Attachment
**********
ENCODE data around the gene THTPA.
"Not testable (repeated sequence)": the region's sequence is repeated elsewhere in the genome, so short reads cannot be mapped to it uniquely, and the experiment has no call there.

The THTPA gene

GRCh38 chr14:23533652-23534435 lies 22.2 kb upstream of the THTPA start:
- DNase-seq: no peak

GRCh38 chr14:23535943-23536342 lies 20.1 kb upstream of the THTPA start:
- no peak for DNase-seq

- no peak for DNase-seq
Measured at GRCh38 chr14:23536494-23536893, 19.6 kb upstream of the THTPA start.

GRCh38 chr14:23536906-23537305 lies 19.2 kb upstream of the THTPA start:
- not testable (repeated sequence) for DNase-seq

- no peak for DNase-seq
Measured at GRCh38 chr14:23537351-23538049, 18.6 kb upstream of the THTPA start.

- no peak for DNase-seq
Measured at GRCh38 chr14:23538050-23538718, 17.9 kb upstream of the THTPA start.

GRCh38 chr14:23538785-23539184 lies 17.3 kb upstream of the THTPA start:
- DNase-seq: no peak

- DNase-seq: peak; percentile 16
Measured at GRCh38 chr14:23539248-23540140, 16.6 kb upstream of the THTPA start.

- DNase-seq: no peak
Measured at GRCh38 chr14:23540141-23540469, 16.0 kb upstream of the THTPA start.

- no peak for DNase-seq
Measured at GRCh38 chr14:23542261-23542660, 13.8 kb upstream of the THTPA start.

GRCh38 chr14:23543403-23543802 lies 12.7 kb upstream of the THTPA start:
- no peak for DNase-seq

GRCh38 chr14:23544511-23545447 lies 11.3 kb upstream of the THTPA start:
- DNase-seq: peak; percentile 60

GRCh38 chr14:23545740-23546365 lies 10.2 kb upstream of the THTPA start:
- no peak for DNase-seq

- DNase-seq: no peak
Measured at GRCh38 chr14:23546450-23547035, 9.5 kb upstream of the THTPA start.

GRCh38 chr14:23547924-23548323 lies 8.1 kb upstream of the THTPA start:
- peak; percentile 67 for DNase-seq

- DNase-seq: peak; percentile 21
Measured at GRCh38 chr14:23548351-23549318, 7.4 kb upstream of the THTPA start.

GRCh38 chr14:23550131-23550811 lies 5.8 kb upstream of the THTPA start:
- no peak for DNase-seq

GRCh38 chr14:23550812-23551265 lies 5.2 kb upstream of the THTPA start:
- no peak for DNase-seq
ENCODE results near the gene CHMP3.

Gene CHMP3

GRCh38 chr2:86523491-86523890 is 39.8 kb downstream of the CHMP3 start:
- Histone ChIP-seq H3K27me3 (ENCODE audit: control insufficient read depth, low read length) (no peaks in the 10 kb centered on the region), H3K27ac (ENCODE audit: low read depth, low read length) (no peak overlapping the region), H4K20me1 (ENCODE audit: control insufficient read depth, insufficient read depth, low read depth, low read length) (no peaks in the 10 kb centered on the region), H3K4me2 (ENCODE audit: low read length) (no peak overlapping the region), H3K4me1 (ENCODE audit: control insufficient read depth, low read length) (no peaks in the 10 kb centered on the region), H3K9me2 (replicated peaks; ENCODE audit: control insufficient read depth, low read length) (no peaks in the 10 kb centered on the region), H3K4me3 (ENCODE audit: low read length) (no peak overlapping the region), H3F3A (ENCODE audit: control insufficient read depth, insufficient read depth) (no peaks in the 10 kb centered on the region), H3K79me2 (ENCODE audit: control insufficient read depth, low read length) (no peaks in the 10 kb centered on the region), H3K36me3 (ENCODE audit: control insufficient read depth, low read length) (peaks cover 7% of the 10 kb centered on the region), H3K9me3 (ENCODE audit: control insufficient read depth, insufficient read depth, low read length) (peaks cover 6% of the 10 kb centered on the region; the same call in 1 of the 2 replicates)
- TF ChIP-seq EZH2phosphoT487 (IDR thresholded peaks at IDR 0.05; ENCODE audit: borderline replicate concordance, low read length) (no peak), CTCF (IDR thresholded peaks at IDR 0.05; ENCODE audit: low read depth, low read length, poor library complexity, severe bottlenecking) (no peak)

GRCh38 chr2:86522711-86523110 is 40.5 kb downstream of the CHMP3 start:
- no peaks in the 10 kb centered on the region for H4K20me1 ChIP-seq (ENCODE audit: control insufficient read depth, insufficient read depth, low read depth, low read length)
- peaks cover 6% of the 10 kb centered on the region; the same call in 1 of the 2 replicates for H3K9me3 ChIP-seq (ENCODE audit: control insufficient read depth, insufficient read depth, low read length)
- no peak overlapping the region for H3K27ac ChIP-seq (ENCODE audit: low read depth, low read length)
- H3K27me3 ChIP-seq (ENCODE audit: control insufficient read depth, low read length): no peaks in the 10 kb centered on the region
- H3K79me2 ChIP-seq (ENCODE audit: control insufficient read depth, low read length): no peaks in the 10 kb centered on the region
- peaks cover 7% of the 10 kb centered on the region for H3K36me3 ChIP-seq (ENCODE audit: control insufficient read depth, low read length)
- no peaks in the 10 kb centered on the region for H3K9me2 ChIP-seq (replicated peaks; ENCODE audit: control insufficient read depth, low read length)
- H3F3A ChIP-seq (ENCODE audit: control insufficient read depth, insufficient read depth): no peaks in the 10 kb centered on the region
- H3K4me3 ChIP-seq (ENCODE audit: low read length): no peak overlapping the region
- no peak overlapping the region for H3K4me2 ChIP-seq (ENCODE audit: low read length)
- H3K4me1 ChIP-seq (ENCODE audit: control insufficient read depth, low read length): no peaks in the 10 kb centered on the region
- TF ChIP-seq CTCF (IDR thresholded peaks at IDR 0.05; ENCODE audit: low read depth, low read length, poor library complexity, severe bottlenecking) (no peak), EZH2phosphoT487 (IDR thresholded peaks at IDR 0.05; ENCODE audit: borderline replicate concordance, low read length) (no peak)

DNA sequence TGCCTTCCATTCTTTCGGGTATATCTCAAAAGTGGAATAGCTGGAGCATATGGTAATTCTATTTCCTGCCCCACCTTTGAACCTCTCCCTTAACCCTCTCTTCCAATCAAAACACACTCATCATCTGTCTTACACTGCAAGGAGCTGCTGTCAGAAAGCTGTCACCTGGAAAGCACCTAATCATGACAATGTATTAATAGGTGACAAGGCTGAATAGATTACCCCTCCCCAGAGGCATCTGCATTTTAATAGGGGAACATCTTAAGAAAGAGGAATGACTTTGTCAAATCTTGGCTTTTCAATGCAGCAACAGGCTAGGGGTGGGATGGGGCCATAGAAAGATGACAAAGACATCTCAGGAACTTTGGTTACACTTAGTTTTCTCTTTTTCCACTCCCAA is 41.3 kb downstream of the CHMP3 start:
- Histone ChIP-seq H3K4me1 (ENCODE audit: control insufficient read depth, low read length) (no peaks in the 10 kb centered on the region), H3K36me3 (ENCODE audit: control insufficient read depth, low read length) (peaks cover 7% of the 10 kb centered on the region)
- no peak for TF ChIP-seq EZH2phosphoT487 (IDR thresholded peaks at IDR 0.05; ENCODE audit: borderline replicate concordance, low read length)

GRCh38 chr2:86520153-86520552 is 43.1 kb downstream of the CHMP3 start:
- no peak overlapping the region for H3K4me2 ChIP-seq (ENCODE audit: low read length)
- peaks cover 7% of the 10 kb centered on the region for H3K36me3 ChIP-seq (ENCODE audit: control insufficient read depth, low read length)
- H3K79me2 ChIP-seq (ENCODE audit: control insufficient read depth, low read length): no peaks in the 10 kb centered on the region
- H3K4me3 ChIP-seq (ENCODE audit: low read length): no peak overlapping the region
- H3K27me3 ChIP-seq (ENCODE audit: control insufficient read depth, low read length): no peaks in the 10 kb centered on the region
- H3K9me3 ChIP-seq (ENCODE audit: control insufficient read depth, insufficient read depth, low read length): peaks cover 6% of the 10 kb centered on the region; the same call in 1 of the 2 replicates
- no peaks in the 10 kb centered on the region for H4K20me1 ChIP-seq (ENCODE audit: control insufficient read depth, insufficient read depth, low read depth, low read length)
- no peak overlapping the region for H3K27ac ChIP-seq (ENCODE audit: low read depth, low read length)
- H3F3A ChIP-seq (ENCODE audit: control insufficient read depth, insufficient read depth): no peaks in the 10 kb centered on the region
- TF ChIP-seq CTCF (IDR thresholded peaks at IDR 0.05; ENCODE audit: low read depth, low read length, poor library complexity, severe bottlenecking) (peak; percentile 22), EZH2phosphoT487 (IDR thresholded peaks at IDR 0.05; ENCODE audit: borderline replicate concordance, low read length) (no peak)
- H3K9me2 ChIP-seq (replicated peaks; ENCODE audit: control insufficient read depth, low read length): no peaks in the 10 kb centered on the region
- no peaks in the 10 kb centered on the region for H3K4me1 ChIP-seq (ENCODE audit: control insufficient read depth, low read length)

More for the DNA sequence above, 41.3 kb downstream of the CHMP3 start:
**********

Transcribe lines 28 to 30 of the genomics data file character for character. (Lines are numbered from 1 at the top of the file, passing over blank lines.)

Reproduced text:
GRCh38 chr14:23545740-23546365 lies 10.2 kb upstream of the THTPA start:
- no peak for DNase-seq

- DNase-seq: no peak